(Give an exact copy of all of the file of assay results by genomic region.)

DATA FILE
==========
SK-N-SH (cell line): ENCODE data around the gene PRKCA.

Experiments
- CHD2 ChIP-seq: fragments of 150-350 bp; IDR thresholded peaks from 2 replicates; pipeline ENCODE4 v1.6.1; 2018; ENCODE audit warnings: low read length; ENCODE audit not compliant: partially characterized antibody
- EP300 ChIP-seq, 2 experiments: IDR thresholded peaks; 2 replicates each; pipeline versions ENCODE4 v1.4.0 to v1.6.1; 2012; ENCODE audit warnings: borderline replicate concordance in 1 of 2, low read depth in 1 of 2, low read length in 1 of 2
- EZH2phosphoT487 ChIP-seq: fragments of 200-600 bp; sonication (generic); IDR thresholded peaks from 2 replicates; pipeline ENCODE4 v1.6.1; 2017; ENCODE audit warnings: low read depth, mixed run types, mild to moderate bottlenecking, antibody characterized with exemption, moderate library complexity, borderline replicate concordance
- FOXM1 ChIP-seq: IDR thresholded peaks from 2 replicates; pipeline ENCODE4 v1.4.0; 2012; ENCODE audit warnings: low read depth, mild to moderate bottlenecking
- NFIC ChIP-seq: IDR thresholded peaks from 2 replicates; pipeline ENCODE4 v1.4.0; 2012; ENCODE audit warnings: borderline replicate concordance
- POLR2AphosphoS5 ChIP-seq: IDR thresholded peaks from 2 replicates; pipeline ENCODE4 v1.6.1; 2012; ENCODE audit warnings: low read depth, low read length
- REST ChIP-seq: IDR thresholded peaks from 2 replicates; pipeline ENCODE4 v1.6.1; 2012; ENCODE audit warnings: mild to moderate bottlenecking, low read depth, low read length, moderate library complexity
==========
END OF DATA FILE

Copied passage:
SK-N-SH (cell line): ENCODE data around the gene PRKCA.

Experiments
- CHD2 ChIP-seq: fragments of 150-350 bp; IDR thresholded peaks from 2 replicates; pipeline ENCODE4 v1.6.1; 2018; ENCODE audit warnings: low read length; ENCODE audit not compliant: partially characterized antibody
- EP300 ChIP-seq, 2 experiments: IDR thresholded peaks; 2 replicates each; pipeline versions ENCODE4 v1.4.0 to v1.6.1; 2012; ENCODE audit warnings: borderline replicate concordance in 1 of 2, low read depth in 1 of 2, low read length in 1 of 2
- EZH2phosphoT487 ChIP-seq: fragments of 200-600 bp; sonication (generic); IDR thresholded peaks from 2 replicates; pipeline ENCODE4 v1.6.1; 2017; ENCODE audit warnings: low read depth, mixed run types, mild to moderate bottlenecking, antibody characterized with exemption, moderate library complexity, borderline replicate concordance
- FOXM1 ChIP-seq: IDR thresholded peaks from 2 replicates; pipeline ENCODE4 v1.4.0; 2012; ENCODE audit warnings: low read depth, mild to moderate bottlenecking
- NFIC ChIP-seq: IDR thresholded peaks from 2 replicates; pipeline ENCODE4 v1.4.0; 2012; ENCODE audit warnings: borderline replicate concordance
- POLR2AphosphoS5 ChIP-seq: IDR thresholded peaks from 2 replicates; pipeline ENCODE4 v1.6.1; 2012; ENCODE audit warnings: low read depth, low read length
- REST ChIP-seq: IDR thresholded peaks from 2 replicates; pipeline ENCODE4 v1.6.1; 2012; ENCODE audit warnings: mild to moderate bottlenecking, low read depth, low read length, moderate library complexity